After losing a major contract to Boeing at home, Canadian aerospace giant Bombardier Inc. has won a new deal to sell the U.S. Army up to three of its Global Express 6500 business jets so they can be transformed into an American spy plane prototype.
Bombardier won the U.S. Army deal in mid-December, but it became public only after New Year’s Day.
If the Army acquires all three Global Express 6500 jets, it could be worth up to $224.6 million for Montreal-based Bombardier at aircraft list prices.
The Quebec jet maker’s win came just two weeks after Bombardier lost a US$5.9-billion Canadian program and order for maritime patrol and reconnaissance airplanes to Boeing’s P-8A Poseidon jets. Bombardier subsequently indicated it wouldn’t contest or further protest that sole-source contract.
The U.S. Army’s Contracting Command publicly unveiled its own fixed-price, sole source contract with Bombardier for the twin-engine Global Express 6500 business jets on Jan. 3.
Under the contract won by Bombardier Defense, the jet maker has one firm aircraft sale to be delivered by Oct. 1, 2024. The deal gives the U.S. Army options to buy two more of the business jets by 2027, the military said in a terse announcement.
In a statement on social media, Bombardier said it “was honoured” to land the U.S. Army contract.
Michel Merluzeau, director of aerospace and defence market analysis at AIR Intelligence and Research LLC, said the U.S. Army spy plane prototype win involves a micro defence program compared with the much larger Boeing P-8 airplane and program sold to Canada and other NATO allies.
But he said every airplane sale helps a smaller jet maker like Bombardier, which also unveiled an order for a dozen more smaller business jets three days before Christmas.
“The Global Express 6500 is a great airplane that flies high and fast,” Merluzeau said. “It offers buyers the capability to add a lot of electronics and systems. Bombardier is a known entity with the U.S. military and NATO and their 6500 is a pretty tried and tested system.”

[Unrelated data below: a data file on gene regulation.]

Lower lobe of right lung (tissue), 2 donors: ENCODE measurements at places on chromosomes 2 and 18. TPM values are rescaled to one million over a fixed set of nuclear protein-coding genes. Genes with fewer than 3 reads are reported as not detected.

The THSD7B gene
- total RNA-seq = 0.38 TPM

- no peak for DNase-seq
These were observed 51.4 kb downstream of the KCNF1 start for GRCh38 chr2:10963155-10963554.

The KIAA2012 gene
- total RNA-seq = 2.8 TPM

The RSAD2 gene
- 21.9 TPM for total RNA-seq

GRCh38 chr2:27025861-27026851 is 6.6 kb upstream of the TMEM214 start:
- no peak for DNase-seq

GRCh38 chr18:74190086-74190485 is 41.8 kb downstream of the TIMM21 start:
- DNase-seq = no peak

Boeing’s Winnipeg-based factory to be expanded, company to double storage capacity
With a base price of around US$56 million each, the deal could bring Bombardier as much as US$168 million, or C$224.6 million, worth of new revenue, and possibly more depending on the features and accessories the U.S. Army orders.
Different parts of the Global Express 6500 jet are made across the M0ntreal and Greater Toronto regions, and it is assembled in Mississauga.
Get the latest National news.
Sent to your email, every day.
Though a smaller victory, it is a prestigious one for Bombardier.
The Global Express 6500 aircraft will help usher the U.S. Army’s aerial intelligence, surveillance and reconnaissance capabilities into a new era.
The Global Express 6500 is equipped with new Rolls Royce engines, can carry between 11 and 17 passengers and can stay in the air for as long as 18 hours at a time.
The jet has a range of 12,223 nautical kilometres (6,000 nautical miles) and can fly at a top speed of 956 km an hour, and at high altitudes, making it attractive to defense officials for surveillance and intelligence gathering missions using special gear installed onboard.
Canada reaches $5.9B USD deal to replace aging Aurora military fleet with Boeing aircraft: Blair
The U.S. Army is revamping its airborne surveillance and electronic warfare systems and aircraft assets as its relations with China and Russia have soured and military tensions increased amid rising threats.
The U.S. Army said it will use the Global Express 6500 jets for its so-called “High Accuracy Detection and Exploitation System,” also known as HADES. The Army will take the bare bones aircraft from Bombardier and make modify its systems and interior to make room for signals intelligence gathering equipment, sensors, and other military electronic systems and military work stations for army staffers.
“HADES will bring the Army increased range, speed, endurance and aerial ISR (intelligence, surveillance and reconnaissance) depth,” said Col. Joe S. Minor, project manager for Army fixed-wing aircraft, in the U.S. Army statement. “HADES will operate at higher altitudes than legacy turboprop platforms. Higher altitudes equate to an ability to sense farther and more persistently into areas of interest. Deep sensing is the Army’s number-one operational imperative for the Army of 2030.
The U.S. Army is also trying out other rival prototype spy jets, including some that have already flown more than 1,000 sorties in Europe and Asia, before making a decision to launch a new high altitude aerial surveillance program in 2025.
The new jets the U.S. Army ultimately picks after the prototype trials will replace its aging fleet of 14 turboprop spy planes, known as Guardrail Common Sensor ISR Aircraft.
The Guardrails are modified versions of Beechcraft RC-12s and are Cold War era signals intelligence airplanes. It has become difficult for the U.S. Army to obtain spare parts for this fleet nowadays.
Pentagon looks to exoskeletons to build ‘super-soldiers’
© 2024 Global News, a division of Corus Entertainment Inc.